G20 finance ministers and central bank governors have asked the Financial Stability Board (FSB) and global standard-setting organizations to monitor risks around crypto assets. The request was made in a joint communiqué published on the website of Japan’s Ministry of Finance on June 9, following the G20 meeting held in Fukuoka, Japan.
The leaders that cosigned the document state that they urge relevant institutions to give greater consideration to crypto assets and consider appropriate action:
“We ask the FSB and standard setting bodies to monitor risks and consider work on additional multilateral responses as needed.”
The joint statement also points out that “technological innovations, including those underlying crypto-assets, can deliver significant benefits to the financial system and the broader economy.” This exact sentence was also included in the document released after the G20 summit held in July last year in Buenos Aires. After expressing such optimism, the authors of the paper also raised concerns over those technologies:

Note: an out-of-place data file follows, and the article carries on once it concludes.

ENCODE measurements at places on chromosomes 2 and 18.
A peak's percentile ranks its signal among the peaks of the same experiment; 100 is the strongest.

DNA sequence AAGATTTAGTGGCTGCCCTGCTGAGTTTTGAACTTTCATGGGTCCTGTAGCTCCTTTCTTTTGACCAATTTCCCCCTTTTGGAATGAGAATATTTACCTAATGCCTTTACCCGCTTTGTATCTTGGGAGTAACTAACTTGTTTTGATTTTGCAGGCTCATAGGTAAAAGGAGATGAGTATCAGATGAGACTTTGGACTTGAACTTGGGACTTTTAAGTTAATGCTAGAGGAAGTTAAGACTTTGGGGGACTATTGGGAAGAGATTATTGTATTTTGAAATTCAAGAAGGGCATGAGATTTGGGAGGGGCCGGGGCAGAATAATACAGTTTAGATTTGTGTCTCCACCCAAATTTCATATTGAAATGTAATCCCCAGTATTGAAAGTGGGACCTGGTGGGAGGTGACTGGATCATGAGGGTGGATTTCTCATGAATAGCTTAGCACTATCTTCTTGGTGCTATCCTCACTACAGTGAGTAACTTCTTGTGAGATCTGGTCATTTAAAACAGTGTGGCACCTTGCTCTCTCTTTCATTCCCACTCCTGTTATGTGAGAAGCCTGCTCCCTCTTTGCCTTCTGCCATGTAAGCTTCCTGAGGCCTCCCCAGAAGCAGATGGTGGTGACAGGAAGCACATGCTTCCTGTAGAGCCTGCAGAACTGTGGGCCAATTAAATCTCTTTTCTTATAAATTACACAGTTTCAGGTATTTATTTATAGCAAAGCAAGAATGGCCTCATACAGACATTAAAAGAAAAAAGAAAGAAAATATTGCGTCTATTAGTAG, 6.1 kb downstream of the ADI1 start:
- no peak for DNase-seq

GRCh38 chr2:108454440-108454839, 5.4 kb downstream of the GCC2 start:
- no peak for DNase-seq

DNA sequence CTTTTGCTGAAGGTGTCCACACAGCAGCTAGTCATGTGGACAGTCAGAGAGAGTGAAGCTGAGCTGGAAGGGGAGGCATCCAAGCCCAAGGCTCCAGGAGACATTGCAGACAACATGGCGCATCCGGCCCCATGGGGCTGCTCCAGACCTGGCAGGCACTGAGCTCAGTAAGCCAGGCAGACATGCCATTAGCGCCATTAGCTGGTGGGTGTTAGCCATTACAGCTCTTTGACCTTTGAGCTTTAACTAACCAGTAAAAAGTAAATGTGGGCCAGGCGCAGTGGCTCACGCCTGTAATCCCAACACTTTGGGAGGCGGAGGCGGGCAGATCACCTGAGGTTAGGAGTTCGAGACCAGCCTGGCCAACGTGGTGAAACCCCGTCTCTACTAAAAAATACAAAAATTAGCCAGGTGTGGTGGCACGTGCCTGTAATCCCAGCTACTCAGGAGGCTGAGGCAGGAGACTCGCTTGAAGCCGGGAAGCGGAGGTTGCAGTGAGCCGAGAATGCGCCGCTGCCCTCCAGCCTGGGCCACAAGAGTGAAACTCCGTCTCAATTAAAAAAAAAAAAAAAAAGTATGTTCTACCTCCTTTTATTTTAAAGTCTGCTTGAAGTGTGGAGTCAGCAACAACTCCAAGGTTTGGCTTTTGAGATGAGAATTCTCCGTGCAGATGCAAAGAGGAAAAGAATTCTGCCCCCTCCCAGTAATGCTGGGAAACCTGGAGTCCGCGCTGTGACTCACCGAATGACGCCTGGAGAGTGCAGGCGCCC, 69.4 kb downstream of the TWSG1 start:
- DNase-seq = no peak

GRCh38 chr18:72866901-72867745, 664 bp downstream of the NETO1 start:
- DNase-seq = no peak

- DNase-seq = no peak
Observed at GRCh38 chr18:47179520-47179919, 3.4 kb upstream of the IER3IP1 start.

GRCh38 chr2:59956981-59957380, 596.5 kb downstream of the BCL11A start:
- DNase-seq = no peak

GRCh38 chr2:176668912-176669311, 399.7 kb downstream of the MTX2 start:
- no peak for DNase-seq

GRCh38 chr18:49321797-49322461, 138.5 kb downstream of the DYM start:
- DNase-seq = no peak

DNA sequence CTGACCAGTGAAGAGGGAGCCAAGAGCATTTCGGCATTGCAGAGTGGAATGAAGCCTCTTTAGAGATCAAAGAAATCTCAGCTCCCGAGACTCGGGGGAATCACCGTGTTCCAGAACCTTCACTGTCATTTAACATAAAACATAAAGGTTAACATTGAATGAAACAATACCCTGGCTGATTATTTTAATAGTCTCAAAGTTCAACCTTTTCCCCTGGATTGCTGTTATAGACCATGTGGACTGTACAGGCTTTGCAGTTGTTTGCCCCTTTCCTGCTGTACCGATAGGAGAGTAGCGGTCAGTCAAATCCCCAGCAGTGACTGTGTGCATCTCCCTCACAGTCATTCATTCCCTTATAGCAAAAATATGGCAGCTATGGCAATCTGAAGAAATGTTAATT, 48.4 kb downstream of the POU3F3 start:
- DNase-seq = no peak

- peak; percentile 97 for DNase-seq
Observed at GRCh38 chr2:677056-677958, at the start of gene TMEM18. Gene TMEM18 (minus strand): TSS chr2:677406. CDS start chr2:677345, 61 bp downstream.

“While crypto assets do not pose a threat to global financial stability at this point, we remain vigilant to risks, including those related to consumer and investor protection, anti-money laundering (AML) and countering the financing of terrorism (CFT).”
The latest statement notes that the involved parties look forward to the adoption of the Financial Action Task Force’s (FATF) Interpretive Note and guidance on crypto assets “at its [FATF’s] plenary later this month.” The leaders also state that they reaffirm their commitment to applying the recently amended FATF standards for crypto.
The document also states that the finance ministers and central bank governors welcome work concerning crypto carried out by international regulatory bodies, the International Organization of Securities Commissions and the FSB.
As Cointelegraph reported yesterday, blockchain analysis firm Chainalysis, which has “engaged directly with global regulators,” noted that it would be surprising if the involved parties agree on something new during the G20 summit this year.
In April, Japanese media reported that during the meeting of central bank governors and finance ministers in Fukuoka, leaders were expected to establish new AML regulations.
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